BH Properties launches $200M fund to capitalize on troubled real estate

The LA-based firm projects a “dramatic” increase in foreclosures, defaults, and bankruptcies

BH Properties CEO Steve Gozini (BH Properties, iStock)
BH Properties CEO Steve Gozini (BH Properties, iStock)

West Los Angeles-based investment firm BH Properties launched a $200 million distressed real estate fund to capitalize on a wave of opportunities expected in the near future.

The firm is betting on a “dramatic and troubling increase” in foreclosures, defaults, receiverships, and bankruptcies nationwide when coronavirus-related government support such as eviction moratoriums begins to dry up, according to Commercial Observer.

BH Properties plans to deploy funds through a number of vehicles, including debt through debtor-in-possession and receivership financing, sale-leasebacks, foreclosure auctions, and secured notes.

Bankruptcy attorney Howard Weg will lead the fund alongside BH’s Andrew Van Tuyle. Weg said the firm will target smaller properties and projects because larger investments financed through multiple lenders or CMBS tend to get financing from larger banks.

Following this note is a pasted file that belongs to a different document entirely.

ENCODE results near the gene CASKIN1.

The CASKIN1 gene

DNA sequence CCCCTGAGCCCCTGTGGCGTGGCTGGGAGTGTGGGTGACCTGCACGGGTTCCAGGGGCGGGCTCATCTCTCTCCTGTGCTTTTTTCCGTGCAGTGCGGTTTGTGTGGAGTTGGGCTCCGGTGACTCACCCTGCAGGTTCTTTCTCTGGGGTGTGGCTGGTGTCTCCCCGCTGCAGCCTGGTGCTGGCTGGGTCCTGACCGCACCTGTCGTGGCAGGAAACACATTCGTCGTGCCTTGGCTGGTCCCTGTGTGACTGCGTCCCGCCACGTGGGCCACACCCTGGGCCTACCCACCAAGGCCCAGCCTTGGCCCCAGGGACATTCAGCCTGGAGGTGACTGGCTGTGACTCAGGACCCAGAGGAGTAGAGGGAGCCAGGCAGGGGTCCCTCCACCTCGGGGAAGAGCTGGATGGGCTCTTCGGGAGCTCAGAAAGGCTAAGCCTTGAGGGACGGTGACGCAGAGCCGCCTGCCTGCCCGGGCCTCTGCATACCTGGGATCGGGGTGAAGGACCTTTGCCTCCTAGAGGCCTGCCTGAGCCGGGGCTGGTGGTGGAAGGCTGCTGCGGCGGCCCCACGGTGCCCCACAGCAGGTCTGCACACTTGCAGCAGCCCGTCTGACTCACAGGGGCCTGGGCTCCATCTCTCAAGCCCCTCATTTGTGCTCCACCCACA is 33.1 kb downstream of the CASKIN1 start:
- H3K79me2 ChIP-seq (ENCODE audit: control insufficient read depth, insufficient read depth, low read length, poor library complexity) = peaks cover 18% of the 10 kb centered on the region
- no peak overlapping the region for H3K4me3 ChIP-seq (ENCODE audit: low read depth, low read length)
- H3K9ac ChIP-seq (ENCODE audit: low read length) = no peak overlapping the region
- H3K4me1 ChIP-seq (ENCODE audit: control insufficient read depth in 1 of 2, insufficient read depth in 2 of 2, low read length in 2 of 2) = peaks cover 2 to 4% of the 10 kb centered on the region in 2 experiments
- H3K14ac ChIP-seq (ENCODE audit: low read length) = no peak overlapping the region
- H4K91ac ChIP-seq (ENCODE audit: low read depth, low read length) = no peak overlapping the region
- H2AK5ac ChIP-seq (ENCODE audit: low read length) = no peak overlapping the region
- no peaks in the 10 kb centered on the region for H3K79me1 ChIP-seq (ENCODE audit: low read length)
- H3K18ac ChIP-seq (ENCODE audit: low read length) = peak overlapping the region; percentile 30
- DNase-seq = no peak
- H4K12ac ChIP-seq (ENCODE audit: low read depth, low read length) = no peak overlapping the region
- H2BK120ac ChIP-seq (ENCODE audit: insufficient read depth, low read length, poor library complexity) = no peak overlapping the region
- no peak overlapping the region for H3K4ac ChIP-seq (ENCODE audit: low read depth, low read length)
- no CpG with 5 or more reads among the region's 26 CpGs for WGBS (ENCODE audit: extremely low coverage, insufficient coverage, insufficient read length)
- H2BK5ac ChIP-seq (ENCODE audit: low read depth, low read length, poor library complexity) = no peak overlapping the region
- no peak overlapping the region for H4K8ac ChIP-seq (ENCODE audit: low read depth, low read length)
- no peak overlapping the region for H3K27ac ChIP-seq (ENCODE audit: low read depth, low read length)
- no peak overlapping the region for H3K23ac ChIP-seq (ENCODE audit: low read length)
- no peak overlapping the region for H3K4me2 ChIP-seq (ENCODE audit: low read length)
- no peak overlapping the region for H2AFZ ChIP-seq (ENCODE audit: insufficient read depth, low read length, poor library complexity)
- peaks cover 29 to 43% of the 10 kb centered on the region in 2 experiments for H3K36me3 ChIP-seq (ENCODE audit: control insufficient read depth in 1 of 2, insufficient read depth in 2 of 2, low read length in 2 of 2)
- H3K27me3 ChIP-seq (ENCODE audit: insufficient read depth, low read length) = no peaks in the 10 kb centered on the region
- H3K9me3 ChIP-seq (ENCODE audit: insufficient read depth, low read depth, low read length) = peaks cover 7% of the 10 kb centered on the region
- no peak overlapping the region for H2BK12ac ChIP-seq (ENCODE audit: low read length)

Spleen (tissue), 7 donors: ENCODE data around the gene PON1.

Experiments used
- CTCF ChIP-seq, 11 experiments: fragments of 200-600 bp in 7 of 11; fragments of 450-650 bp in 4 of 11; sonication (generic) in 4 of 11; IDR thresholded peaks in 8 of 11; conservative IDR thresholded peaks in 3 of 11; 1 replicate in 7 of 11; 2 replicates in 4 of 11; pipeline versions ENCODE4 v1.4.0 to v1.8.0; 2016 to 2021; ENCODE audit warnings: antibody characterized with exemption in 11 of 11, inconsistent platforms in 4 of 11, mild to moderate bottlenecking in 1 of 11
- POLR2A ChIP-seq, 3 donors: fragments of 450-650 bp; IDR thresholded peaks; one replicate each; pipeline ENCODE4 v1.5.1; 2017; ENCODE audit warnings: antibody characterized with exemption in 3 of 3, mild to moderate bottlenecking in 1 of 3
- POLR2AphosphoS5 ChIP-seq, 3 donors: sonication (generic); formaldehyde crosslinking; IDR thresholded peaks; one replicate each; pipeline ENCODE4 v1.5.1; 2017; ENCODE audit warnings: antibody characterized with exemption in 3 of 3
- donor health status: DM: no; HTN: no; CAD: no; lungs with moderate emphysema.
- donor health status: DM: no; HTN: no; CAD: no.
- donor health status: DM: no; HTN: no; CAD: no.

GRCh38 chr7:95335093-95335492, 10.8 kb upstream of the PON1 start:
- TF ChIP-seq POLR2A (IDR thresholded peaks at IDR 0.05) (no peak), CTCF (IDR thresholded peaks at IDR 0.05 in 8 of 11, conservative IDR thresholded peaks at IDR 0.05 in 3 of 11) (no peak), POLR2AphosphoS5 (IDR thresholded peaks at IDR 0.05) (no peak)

Sign Up for the undefined Newsletter

Weg said “we will target troubled real estate assets between $5 million and $150 million, including commercial office, hospitality, distribution and call center industrial properties,” according to the Observer.

The company owns and operates roughly 10 million square feet of space across 19 states. Locally, it owns a 45,000-square-foot mixed-use property in Little Tokyo, as well as the Marina View apartment complex in San Pedro.

The financial stress brought on by the pandemic could be a boon for opportunistic funds. Some hedge funds and private equity funds are seeking upwards of 20 percent returns in deals with real estate investment trusts strapped for cash and looking to quickly liquidate assets.
Major firms including Blackstone Group, Starwood Capital, and Oaktree Capital have been scooping up real estate-backed securities in recent months because they view them as undervalued.

As of May, private equity firms globally had around $328 billion in dry powder ready to deploy. [CO] — Dennis Lynch